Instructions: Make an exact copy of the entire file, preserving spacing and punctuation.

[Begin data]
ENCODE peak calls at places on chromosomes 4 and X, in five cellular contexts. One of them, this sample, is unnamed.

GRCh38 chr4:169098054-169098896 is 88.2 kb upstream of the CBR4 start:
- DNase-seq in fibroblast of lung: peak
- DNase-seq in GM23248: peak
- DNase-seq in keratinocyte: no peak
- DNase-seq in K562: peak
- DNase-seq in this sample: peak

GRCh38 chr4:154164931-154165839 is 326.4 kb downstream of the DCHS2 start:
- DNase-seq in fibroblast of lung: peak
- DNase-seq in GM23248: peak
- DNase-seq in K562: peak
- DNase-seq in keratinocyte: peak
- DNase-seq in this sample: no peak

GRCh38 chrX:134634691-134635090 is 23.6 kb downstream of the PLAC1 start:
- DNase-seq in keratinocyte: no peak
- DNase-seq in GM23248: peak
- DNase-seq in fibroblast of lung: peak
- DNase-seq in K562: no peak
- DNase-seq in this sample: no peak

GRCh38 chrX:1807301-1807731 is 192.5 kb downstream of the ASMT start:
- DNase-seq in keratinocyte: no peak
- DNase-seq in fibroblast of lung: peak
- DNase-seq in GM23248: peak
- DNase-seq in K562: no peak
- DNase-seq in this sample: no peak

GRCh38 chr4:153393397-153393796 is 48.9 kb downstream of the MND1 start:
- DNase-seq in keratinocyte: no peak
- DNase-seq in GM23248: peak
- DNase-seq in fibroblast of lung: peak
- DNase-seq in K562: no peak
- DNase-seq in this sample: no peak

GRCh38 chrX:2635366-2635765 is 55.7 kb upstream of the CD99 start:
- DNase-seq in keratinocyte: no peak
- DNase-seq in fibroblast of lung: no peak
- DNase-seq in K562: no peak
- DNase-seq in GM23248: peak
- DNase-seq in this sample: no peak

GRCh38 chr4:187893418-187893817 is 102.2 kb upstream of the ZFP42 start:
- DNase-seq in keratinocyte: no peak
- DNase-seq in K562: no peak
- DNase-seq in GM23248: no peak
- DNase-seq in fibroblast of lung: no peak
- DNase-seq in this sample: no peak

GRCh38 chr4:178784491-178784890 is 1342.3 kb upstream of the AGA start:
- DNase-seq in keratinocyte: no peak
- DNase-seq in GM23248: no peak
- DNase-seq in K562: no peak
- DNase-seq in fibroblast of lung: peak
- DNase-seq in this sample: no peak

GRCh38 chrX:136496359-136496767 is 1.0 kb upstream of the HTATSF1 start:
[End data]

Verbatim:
ENCODE peak calls at places on chromosomes 4 and X, in five cellular contexts. One of them, this sample, is unnamed.

GRCh38 chr4:169098054-169098896 is 88.2 kb upstream of the CBR4 start:
- DNase-seq in fibroblast of lung: peak
- DNase-seq in GM23248: peak
- DNase-seq in keratinocyte: no peak
- DNase-seq in K562: peak
- DNase-seq in this sample: peak

GRCh38 chr4:154164931-154165839 is 326.4 kb downstream of the DCHS2 start:
- DNase-seq in fibroblast of lung: peak
- DNase-seq in GM23248: peak
- DNase-seq in K562: peak
- DNase-seq in keratinocyte: peak
- DNase-seq in this sample: no peak

GRCh38 chrX:134634691-134635090 is 23.6 kb downstream of the PLAC1 start:
- DNase-seq in keratinocyte: no peak
- DNase-seq in GM23248: peak
- DNase-seq in fibroblast of lung: peak
- DNase-seq in K562: no peak
- DNase-seq in this sample: no peak

GRCh38 chrX:1807301-1807731 is 192.5 kb downstream of the ASMT start:
- DNase-seq in keratinocyte: no peak
- DNase-seq in fibroblast of lung: peak
- DNase-seq in GM23248: peak
- DNase-seq in K562: no peak
- DNase-seq in this sample: no peak

GRCh38 chr4:153393397-153393796 is 48.9 kb downstream of the MND1 start:
- DNase-seq in keratinocyte: no peak
- DNase-seq in GM23248: peak
- DNase-seq in fibroblast of lung: peak
- DNase-seq in K562: no peak
- DNase-seq in this sample: no peak

GRCh38 chrX:2635366-2635765 is 55.7 kb upstream of the CD99 start:
- DNase-seq in keratinocyte: no peak
- DNase-seq in fibroblast of lung: no peak
- DNase-seq in K562: no peak
- DNase-seq in GM23248: peak
- DNase-seq in this sample: no peak

GRCh38 chr4:187893418-187893817 is 102.2 kb upstream of the ZFP42 start:
- DNase-seq in keratinocyte: no peak
- DNase-seq in K562: no peak
- DNase-seq in GM23248: no peak
- DNase-seq in fibroblast of lung: no peak
- DNase-seq in this sample: no peak

GRCh38 chr4:178784491-178784890 is 1342.3 kb upstream of the AGA start:
- DNase-seq in keratinocyte: no peak
- DNase-seq in GM23248: no peak
- DNase-seq in K562: no peak
- DNase-seq in fibroblast of lung: peak
- DNase-seq in this sample: no peak

GRCh38 chrX:136496359-136496767 is 1.0 kb upstream of the HTATSF1 start: